The Galapagos Islands has to be one of the most special Archipelagos in the whole world! If you didn’t know, archipelago means a grouping of Islands, and The Galapagos archipelago has a whopping 13 major islands, with many smaller ones sprinkled between. When you start to plan your trip, you will quickly feel like it is difficult to decide which islands to visit, since it is virtually impossible to see everything in one trip, unless you stay the whole allotted 3 months. However, I think anyone who has gone can attest to the fact that any trip to The Galapagos you decide to take will be the experience of a lifetime.
A highly recommended area for the best trip in Galapagos would be the western side of Isabela - the largest island in the archipelago - which normally includes a stop to Fernandina Island, a personal favorite. Fernandina is a very special island in The Galapagos because it has an active volcano, has no inhabitants living here, and only has one visitor point which is called Punta Espinoza. The pristine nature of this magical place puts it very high on the list of things to do in Galapagos for travelers, so I knew I had to go there no matter what.
As I did a bit more research I learned that Fernandina Island is the third largest, and the youngest, island in The Galapagos. I also learned that it is the most westernly island in the whole Archipelago! And with that information I was absolutely hooked, for me there's something extra special about being on the edge of such an incredible place.
Since the entire western side of Isabela island is remote, and largely uninhabited, the only way you can reach it is by taking a cruise where Fernandina is on the itinerary. At first I was hesitant because I am not usually one for cruises, but after reading some accounts I decided that I would give it a try. Now, after this experience I can confidently say that a Galapagos cruise is really unlike any other, and truly is one of your best options for visiting The Galapagos Islands since it lets you get to unique hard-to-reach places that you can not see with day trips.
I ventured out on one of the 6 day cruises that takes you to various stops and was particularly impressed by the stop at Punta Espinoza on Fernandina Island. Both the geology and the wildlife are really unlike anything I have seen in the world, or even on the other stops on the cruise for that matter.
Voyagers Travel offers several itineraries that include visits to Fernandina Island. You can choose from 4, 5, 6 and 7 night routes that cruise along the western waters of the archipelago, here are a few suggestions for inspiration:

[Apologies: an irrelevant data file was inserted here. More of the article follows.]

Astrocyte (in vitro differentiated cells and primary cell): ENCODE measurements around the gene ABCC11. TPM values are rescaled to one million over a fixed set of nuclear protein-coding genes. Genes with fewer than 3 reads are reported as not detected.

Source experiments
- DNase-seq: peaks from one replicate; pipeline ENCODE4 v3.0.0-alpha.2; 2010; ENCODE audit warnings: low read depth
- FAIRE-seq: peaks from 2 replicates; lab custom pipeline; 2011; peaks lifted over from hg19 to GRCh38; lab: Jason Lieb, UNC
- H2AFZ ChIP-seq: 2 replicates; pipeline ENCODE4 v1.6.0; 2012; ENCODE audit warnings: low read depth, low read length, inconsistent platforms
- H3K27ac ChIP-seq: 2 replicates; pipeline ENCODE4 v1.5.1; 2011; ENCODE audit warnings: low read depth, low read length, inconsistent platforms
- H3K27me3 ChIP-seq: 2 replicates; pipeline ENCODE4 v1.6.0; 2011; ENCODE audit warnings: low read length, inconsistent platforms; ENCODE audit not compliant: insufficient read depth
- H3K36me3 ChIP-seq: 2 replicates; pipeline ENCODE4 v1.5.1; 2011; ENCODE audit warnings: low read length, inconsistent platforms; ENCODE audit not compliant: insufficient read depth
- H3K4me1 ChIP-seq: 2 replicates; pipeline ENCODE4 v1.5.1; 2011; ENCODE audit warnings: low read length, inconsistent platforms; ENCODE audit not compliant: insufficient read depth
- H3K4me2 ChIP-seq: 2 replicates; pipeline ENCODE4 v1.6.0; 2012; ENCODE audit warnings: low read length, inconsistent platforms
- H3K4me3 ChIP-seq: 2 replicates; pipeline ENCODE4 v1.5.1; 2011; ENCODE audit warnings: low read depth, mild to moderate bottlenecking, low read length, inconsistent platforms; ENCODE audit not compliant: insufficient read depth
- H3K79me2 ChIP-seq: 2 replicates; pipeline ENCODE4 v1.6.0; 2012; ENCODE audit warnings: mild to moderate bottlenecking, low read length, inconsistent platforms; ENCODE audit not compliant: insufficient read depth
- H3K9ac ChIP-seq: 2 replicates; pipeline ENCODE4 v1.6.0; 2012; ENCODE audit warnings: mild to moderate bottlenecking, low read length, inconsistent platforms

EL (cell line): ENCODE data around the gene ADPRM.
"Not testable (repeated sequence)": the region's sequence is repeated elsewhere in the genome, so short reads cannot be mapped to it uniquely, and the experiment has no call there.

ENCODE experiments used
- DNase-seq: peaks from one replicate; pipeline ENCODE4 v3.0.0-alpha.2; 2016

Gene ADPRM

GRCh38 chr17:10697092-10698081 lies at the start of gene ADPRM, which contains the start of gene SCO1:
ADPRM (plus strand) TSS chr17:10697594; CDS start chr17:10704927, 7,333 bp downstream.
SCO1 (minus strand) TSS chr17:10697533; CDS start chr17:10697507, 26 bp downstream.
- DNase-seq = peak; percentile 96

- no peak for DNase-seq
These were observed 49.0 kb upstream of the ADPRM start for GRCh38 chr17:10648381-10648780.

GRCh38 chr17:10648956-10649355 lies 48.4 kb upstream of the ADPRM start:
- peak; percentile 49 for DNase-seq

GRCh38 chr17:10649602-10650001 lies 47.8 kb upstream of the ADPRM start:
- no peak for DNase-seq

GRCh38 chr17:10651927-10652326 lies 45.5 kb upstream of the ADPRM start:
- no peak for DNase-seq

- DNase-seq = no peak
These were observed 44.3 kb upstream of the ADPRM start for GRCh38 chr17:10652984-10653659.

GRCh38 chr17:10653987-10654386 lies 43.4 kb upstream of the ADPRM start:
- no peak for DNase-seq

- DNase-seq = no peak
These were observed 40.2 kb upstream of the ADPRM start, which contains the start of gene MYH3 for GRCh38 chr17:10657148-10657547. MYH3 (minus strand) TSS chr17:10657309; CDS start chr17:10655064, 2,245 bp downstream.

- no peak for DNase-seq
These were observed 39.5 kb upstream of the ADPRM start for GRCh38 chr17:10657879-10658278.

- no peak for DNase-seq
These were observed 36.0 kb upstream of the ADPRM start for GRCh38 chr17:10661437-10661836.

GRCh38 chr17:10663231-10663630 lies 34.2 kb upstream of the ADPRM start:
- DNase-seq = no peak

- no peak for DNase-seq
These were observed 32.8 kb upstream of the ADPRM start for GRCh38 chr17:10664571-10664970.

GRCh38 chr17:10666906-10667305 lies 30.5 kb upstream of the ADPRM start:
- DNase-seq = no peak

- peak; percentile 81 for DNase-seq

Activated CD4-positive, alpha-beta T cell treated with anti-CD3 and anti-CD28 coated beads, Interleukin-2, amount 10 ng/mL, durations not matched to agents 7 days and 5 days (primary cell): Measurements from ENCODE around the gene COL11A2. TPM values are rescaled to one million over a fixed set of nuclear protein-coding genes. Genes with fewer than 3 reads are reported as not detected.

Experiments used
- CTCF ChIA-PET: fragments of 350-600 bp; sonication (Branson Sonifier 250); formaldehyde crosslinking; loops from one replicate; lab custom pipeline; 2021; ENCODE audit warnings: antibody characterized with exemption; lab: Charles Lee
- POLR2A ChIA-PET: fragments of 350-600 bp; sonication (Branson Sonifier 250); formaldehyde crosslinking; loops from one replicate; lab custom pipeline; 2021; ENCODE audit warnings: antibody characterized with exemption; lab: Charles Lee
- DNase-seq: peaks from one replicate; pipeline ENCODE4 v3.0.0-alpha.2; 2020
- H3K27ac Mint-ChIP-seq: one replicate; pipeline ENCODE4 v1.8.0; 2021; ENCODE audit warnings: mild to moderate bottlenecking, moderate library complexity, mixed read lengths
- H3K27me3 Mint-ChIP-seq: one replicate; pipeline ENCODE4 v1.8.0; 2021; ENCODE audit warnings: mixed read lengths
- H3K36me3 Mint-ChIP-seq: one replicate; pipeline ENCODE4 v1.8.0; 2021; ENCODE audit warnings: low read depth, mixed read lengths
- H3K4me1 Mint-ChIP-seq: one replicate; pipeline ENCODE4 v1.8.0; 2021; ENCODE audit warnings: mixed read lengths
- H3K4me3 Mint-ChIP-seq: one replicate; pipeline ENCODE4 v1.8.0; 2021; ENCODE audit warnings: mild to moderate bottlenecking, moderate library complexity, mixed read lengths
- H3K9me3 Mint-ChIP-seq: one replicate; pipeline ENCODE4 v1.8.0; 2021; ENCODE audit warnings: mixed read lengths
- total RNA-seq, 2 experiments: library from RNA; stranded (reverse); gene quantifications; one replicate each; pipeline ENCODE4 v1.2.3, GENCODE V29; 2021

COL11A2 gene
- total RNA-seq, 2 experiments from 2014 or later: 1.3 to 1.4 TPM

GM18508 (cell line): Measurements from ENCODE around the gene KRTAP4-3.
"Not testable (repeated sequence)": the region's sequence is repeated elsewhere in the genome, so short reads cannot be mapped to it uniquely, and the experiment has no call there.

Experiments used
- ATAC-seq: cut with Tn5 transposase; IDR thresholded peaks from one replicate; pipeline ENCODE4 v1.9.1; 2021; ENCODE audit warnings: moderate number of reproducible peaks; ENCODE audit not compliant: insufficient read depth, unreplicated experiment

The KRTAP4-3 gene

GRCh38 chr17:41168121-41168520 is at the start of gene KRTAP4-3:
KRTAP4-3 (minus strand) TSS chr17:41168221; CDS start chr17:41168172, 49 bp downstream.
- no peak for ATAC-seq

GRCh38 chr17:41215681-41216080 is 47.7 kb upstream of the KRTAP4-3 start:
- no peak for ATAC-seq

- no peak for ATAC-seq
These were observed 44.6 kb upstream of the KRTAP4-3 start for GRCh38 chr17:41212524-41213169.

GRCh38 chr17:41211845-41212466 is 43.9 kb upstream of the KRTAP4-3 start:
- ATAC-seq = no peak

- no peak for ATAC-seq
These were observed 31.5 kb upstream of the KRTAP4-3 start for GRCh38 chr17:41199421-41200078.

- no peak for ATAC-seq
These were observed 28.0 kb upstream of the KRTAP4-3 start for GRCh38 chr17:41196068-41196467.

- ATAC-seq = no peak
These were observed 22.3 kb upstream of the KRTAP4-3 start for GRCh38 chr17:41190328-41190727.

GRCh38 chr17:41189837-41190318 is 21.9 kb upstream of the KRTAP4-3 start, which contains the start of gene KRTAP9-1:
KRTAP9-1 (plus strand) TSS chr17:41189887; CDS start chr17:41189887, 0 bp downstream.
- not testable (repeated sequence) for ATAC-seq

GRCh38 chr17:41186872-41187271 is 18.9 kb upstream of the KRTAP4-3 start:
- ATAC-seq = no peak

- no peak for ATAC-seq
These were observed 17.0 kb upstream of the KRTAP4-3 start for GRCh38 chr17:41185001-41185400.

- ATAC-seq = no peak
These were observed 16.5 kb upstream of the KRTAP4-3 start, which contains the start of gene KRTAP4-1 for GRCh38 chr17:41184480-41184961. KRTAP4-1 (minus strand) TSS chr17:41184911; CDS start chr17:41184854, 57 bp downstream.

On the day of the trip I woke up to a beautiful clear sky, a good omen surely! In the morning after breakfast we disembarked from our boat to a dinghy and headed towards the intriguing rocky mass that is Fernandina. We could see the western border of Isabela across the channel, but my eyes stayed locked on the island ahead. The dinghy brought us to a long dock, one that we were told can only be accessed during high tide, and with anticipation we climbed out of the boat to see what awaited us ashore. From the thriving wildlife to the lack of man-made noise and infrastructure, stepping onto Punta Espinoza makes you feel like you have gone back in time.
Our guide explained to us that no one lives here, partially due to protections but mostly since the volcano here, called La Cumbre Volcano, is still active, with the last eruption recorded in 2009. We were surprised to hear that Fernandina is considered one of the most active volcanoes found in the Archipelago, with 13 recorded eruptions since the park was formed! It added a bit of adrenaline to the trip, knowing we were literally on top of such a powerful force of nature. And though this place is void of human life, we quickly found out that plenty of other amazing creatures make this island their home.
Once we were all off of the boat we got a quick briefing that there were going to be three activities today: two walks and snorkeling. Camera in hand, I started to walk along the first small trail with the group. As we moved along the peninsula our guide let us soak in our surroundings. The recent volcanic activity here means there is very little plant life, but instead an alien-like landscape of sand and black lava rock in all kinds of odd forms. We saw a few sea lions playing in the water, which never gets old despite them being on almost every island, but then we saw something really exciting - massive colonies of marine iguanas! At first glance it almost looks like the lava rocks are moving, since the marine iguanas are the same stark black color, which is great camouflage for while they hang out on land. This made it tricky to get pictures, but it didn’t stop me from trying.